The measure passed the Senate Monday. But Democrats walked off the House floor Monday after losing a series of bruising party-line votes in an effort to change the measure.

Categories: Government, Politics

WILL - Illinois Public Media News - January 24, 2012

Urbana HS Principal Hired as Unit 4 Asst. Superintendent

Urbana High School's principal will leave her job this summer to become the Champaign School District's assistant superintendent of achievement and pupil services.

Laura Taylor has worked at Urbana High for the last decade as an assistant principal and then principal, and before that taught at Columbia Center, which was Unit 4's alternative high school. She said the decision to leave her current job wasn't an easy one to make.

"I really love what we've done there, and I've worked with an incredible group of people," Taylor said. "While I'm so looking forward to working with (Champaign School District Dr. Judy Wiegand), and her term, it's just a hard decision. But I am glad that I've made it."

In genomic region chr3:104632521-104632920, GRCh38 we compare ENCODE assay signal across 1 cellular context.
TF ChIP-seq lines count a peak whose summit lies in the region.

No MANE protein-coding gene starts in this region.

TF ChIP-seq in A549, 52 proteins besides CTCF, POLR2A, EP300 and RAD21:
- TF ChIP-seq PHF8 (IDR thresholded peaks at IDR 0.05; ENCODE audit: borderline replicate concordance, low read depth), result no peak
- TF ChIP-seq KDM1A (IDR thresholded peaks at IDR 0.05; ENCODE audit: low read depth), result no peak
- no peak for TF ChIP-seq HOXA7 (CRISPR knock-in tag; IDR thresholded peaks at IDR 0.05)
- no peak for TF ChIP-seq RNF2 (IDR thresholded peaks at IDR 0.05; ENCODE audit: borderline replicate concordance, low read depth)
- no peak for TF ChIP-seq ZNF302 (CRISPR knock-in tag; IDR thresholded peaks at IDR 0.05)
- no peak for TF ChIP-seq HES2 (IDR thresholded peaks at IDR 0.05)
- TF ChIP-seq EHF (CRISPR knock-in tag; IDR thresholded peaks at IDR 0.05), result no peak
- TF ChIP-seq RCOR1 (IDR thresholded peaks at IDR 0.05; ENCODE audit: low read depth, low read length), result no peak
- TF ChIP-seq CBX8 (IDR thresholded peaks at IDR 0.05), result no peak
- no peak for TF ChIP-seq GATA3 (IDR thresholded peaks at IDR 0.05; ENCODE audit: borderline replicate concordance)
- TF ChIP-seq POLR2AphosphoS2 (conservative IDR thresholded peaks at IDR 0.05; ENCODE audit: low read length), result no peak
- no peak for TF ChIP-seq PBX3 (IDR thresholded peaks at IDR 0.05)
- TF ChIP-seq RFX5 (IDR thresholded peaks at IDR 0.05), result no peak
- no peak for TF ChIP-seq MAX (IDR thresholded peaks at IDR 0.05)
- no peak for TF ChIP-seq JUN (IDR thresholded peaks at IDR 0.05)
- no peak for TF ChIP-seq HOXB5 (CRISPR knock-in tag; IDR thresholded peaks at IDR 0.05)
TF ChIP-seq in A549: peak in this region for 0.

Taylor said while at Urbana High, she has worked hard to improve opportunities for all students, and she wants to continue those efforts in Champaign.

"I think I can bring some of that, how we've been able to open doors to our low-income and minority students and make sure that we raise the bar, but while raising the bar of expectations, we include everybody in that," Taylor said.

Taylor said she is also interested in looking at progress made under the now-expired federal Consent Decree, which was put into place in Champaign to help solve racial disparities with educational equity.

Wiegand said she is looking forward to working with Taylor, praising her work to close the graduation gap in Urbana.

"Laura I know is very, very committed to issues around equity and excellence and social justice, and that's why I want her here as well, to help us continue our work," Wiegand said.

Taylor will start her new job with Champaign Schools on July 1st.